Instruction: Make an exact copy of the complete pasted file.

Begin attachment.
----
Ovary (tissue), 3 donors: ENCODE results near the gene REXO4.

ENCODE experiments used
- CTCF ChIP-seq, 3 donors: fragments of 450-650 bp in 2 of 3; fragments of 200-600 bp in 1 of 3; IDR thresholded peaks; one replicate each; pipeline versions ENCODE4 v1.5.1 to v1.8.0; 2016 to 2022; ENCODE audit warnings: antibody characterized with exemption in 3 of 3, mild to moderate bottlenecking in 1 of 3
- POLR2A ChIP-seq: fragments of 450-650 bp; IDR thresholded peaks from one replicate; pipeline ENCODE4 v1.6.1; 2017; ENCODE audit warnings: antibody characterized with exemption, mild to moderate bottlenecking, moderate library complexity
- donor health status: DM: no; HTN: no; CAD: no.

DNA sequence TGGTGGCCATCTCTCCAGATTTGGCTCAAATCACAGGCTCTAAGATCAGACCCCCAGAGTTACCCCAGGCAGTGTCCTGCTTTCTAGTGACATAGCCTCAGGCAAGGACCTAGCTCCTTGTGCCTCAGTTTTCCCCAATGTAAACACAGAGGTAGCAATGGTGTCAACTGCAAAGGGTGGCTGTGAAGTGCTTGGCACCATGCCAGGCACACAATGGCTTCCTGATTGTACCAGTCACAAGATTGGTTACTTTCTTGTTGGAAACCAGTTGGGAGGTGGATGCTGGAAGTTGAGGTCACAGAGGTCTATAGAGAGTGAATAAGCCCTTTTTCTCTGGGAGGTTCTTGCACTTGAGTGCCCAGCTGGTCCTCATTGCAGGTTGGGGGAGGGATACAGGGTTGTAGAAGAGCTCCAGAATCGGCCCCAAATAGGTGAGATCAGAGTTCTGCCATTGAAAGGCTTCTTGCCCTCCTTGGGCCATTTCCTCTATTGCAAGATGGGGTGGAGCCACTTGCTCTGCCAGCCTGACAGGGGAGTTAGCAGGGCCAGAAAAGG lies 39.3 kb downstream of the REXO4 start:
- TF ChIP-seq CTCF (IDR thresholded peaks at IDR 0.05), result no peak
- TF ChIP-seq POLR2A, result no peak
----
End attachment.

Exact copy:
Ovary (tissue), 3 donors: ENCODE results near the gene REXO4.

ENCODE experiments used
- CTCF ChIP-seq, 3 donors: fragments of 450-650 bp in 2 of 3; fragments of 200-600 bp in 1 of 3; IDR thresholded peaks; one replicate each; pipeline versions ENCODE4 v1.5.1 to v1.8.0; 2016 to 2022; ENCODE audit warnings: antibody characterized with exemption in 3 of 3, mild to moderate bottlenecking in 1 of 3
- POLR2A ChIP-seq: fragments of 450-650 bp; IDR thresholded peaks from one replicate; pipeline ENCODE4 v1.6.1; 2017; ENCODE audit warnings: antibody characterized with exemption, mild to moderate bottlenecking, moderate library complexity
- donor health status: DM: no; HTN: no; CAD: no.

DNA sequence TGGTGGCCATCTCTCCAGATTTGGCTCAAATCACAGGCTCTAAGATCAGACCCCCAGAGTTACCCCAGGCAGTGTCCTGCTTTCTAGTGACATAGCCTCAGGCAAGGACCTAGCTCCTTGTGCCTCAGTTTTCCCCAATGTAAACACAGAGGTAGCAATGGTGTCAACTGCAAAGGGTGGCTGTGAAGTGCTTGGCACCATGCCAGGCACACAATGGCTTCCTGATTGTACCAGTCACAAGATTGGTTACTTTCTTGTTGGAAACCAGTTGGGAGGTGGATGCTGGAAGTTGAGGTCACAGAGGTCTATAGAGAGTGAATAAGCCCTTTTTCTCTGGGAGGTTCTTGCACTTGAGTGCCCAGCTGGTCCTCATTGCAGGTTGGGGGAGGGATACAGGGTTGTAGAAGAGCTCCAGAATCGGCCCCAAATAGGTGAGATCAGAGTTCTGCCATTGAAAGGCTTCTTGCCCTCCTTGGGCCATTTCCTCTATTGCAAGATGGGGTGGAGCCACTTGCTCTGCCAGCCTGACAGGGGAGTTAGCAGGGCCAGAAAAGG lies 39.3 kb downstream of the REXO4 start:
- TF ChIP-seq CTCF (IDR thresholded peaks at IDR 0.05), result no peak
- TF ChIP-seq POLR2A, result no peak